Art is many things to artists, art lovers, critics, and scholars. Two-dimensional art has its passive, observable beauty on the wall or on the pedestal, but the stage is the canvas of the living theater. The stage is where The Union for Contemporary Art fellow Chantal Pavageaux puts her interdisciplinary skills to work to form a cohesive patchwork of ideas.
“Both my grandmothers were quilters,” Pavageaux says. “I grew up around sewing machines. I knit, sew, and craft elaborately. The foundations of patchwork and bricolage are in all of my artwork. I have always made things from what was around or left behind. I’m a bit of a magpie naturally, drawn to anything sparkly.”
Pavageaux is originally from Garland, Texas, about 15 miles outside of Dallas. She began her theater career acting in school productions. At age 5, she played Suzette, a kidnapped doll in It’s a Dungaree World. According to Pavageaux, everything about growing up in Garland fueled her future artistic goals.
“Being a cheerleader, [and] attending Catholic and Baptist churches exponentially increased my affinity for glitter, spectacle, extravagance, and pageantry,” Pavageaux says. “I think of the works I create as gifts, and therefore there is a commitment to specialness in the making.”
A voracious reader of science and science fiction, Pavageaux lets her inquisitive nature lead the way as she explores new art forms.
“My curiosity about the way things work feeds into my research-based, performance-making methodology. When I get interested in a subject, I will read every single book I can get my hands on in order to better understand the many facets of it,” Pavageaux says. “With my fellowship, I am currently following these curiosities and exploring new mediums. I have been painting and creating ceramics, in addition to creating the performance work with the In[HEIR]itance Project.”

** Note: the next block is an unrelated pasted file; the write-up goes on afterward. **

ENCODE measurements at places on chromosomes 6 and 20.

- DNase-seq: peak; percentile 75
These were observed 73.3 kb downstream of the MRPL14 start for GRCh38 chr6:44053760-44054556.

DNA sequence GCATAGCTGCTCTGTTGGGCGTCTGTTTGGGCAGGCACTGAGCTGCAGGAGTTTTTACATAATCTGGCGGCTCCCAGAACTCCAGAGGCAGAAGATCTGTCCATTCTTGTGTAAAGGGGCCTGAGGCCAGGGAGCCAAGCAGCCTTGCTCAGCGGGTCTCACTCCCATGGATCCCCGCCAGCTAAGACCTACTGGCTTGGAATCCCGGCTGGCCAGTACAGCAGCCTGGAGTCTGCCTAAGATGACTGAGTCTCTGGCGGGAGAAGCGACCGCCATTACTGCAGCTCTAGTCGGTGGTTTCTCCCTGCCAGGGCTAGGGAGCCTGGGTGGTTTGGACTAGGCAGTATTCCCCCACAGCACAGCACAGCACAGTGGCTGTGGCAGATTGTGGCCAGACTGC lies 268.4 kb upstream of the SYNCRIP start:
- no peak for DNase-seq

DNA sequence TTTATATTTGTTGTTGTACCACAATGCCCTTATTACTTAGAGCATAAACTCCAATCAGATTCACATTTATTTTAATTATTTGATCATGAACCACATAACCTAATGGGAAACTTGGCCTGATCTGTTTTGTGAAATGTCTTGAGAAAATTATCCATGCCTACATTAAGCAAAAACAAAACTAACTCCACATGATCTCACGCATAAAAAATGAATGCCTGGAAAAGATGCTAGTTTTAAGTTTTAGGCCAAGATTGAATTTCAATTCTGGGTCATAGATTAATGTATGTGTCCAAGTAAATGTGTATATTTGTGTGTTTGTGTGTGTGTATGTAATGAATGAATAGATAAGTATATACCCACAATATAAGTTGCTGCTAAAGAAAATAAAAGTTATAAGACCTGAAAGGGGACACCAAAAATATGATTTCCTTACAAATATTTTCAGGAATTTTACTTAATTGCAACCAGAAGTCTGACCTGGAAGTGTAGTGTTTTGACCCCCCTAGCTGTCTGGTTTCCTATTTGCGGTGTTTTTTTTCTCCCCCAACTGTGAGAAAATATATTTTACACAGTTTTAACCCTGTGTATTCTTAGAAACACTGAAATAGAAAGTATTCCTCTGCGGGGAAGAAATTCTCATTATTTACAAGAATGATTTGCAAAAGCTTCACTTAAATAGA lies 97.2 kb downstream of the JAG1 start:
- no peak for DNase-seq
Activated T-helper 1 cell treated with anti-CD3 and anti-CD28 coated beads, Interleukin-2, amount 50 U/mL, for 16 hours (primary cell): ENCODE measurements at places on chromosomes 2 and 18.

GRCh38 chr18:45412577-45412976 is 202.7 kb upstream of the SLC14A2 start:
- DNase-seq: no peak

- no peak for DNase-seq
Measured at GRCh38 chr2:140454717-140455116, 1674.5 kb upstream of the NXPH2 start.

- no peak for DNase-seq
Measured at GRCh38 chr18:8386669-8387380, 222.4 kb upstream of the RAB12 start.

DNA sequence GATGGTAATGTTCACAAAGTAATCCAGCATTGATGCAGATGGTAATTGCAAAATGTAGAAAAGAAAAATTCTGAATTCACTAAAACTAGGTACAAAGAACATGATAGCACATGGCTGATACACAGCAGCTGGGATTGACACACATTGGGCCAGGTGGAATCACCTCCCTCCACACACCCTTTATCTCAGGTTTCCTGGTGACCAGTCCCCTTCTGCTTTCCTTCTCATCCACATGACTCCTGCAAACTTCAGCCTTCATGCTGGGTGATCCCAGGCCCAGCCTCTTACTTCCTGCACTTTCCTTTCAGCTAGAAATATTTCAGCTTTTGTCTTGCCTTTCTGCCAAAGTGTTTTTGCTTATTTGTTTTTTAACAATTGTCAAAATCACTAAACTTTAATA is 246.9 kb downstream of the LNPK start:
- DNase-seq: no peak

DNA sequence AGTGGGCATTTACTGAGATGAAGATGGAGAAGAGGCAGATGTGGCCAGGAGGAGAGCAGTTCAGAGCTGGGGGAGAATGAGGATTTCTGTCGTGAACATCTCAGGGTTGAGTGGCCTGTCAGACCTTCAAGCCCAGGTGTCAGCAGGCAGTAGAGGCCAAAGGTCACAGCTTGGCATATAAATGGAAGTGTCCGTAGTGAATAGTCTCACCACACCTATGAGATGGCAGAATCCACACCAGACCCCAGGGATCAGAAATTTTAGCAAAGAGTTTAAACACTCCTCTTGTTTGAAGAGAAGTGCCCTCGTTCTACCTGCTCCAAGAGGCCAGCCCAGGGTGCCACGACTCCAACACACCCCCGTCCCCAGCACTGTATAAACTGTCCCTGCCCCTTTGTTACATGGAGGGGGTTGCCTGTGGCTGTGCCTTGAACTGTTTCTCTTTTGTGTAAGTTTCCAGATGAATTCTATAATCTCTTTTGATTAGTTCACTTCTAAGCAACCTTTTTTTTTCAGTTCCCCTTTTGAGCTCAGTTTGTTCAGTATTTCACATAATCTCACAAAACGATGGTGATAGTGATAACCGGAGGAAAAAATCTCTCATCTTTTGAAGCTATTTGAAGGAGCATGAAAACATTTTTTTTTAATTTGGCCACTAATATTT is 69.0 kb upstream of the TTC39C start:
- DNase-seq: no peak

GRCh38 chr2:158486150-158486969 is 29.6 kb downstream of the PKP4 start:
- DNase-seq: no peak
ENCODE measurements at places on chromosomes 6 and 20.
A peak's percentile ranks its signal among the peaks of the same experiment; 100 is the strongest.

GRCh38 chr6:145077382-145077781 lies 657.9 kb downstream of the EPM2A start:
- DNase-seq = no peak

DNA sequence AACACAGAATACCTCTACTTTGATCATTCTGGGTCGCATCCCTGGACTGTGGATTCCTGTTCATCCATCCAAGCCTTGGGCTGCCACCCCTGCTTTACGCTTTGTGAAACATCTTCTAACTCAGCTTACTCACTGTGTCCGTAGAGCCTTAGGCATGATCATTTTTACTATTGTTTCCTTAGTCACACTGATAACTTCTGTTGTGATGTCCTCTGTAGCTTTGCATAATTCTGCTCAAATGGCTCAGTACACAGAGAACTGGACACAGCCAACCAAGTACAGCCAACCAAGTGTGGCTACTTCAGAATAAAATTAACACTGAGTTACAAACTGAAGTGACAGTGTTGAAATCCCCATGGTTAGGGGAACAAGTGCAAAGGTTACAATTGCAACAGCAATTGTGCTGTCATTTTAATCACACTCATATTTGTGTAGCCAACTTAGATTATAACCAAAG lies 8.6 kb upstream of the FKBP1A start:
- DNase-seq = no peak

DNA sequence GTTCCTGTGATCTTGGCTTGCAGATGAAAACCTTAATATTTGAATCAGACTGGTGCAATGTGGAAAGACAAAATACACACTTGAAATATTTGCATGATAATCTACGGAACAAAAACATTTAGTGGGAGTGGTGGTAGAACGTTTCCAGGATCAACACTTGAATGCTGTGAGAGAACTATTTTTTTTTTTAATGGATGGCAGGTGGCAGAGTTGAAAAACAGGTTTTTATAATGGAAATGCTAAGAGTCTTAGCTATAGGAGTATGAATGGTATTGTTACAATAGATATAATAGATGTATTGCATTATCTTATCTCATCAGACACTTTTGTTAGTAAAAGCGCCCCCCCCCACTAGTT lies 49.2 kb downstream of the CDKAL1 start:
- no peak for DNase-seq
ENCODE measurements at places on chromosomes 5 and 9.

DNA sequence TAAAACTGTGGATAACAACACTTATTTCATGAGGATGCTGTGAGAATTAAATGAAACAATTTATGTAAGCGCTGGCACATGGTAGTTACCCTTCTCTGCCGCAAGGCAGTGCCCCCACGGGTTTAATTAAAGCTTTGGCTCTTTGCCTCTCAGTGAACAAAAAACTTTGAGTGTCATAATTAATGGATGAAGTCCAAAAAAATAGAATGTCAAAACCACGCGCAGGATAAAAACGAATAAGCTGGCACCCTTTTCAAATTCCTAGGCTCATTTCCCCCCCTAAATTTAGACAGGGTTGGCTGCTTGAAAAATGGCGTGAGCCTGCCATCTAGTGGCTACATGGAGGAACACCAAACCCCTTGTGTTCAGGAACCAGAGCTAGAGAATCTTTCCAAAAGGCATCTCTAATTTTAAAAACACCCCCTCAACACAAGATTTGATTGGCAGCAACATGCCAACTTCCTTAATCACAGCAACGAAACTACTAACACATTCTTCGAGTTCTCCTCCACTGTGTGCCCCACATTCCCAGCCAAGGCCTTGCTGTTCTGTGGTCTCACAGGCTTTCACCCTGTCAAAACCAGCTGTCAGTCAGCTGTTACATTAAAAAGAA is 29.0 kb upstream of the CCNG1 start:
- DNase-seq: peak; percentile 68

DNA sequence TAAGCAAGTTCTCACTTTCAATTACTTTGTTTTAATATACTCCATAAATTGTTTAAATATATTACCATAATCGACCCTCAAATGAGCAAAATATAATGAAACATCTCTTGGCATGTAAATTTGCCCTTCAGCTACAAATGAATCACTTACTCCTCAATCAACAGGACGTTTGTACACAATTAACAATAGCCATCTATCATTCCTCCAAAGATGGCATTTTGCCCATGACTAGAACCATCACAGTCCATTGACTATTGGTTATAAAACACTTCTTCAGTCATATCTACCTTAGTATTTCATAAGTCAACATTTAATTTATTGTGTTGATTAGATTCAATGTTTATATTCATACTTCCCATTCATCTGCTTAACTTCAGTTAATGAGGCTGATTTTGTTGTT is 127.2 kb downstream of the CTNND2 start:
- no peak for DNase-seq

Since 2014, Pavageaux and other members of The In[HEIR]itance Project have been creating plays based on extensive research of holy texts, historic documents, and current affairs to tell stories particular to different cities around central themes. The project began with fellow New York University classmate Jon Adam Ross and a grant from The Covenant Foundation to do five plays in five cities.
“We based each play on a different character from the book of ‘Genesis.’ We paired the cities and the characters, gathered artists, writers, and experts in the text like clergy and biblical scholars,” Pavageaux says. “We studied the cities and found connections between the community, the storytellers, and the story of the cities.”
Minneapolis-St. Paul, Minnesota; Seattle, Washington; Charleston, South Carolina; Austin, Texas; and Kansas City, Missouri, each ended up with their own community-created performances with box-office proceeds going back into the community. The project has since evolved and Omaha will be part of a new series based on another biblical text.
“We are currently devising a piece based on the book of ‘Exodus’ with the refugee communities in Omaha,” Pavageaux says. “This is the second in a series based on Exodus. The first was created in Harlem in 2018 with formerly incarcerated New Yorkers and rabbinical students. We will have performances of Exodus: Resettlement in Omaha in November of 2019, and then the series will continue next year in Cincinnati and Norfolk, Virginia.”
A new series based around water will begin in Miami in 2020, expanding over the next few years to New Orleans, Houston, Flint, Las Vegas, and Tel Aviv.
“I am very excited to see how the different projects and new mediums start to influence and cross-pollinate each other,” Pavageaux says.
Visit The In[HEIR]itance Project for more information.
This article was printed in the September 2019 edition of Omaha Magazine. To receive the magazine, click here to subscribe.